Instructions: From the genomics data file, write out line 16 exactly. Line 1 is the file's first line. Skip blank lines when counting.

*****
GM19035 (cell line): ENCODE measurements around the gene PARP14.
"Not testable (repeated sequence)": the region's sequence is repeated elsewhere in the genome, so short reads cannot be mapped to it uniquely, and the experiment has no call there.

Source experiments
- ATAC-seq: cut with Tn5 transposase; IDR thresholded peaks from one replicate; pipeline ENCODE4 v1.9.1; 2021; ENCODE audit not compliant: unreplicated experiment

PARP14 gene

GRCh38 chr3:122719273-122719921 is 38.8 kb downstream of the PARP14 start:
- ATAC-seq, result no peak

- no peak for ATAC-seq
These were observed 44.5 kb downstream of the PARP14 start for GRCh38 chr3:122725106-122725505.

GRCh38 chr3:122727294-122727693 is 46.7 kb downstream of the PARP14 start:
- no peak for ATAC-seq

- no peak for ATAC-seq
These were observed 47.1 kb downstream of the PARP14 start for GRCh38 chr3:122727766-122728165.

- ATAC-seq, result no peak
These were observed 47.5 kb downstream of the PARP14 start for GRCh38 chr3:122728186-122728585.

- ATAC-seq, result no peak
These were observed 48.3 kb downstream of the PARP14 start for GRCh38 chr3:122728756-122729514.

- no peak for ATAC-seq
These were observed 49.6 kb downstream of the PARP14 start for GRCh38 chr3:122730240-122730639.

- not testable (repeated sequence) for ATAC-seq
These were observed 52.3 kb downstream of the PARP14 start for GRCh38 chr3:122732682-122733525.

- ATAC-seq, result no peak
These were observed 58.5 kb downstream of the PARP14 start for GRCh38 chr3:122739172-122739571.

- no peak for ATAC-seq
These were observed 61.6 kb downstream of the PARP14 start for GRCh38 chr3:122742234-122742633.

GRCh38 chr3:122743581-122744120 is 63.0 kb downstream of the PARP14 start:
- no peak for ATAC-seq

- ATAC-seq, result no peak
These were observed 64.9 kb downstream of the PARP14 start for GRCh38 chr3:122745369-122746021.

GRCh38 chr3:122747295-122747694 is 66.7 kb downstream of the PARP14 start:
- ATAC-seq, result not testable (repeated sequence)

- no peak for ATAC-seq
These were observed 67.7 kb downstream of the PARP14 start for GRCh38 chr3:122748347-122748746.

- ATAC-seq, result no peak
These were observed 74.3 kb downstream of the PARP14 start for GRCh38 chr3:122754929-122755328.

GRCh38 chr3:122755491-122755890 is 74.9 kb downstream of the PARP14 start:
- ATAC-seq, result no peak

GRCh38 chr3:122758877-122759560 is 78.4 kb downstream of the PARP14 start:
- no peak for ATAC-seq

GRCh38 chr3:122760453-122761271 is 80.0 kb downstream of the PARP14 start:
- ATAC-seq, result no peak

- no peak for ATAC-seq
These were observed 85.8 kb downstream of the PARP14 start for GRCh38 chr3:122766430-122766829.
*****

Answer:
- ATAC-seq, result no peak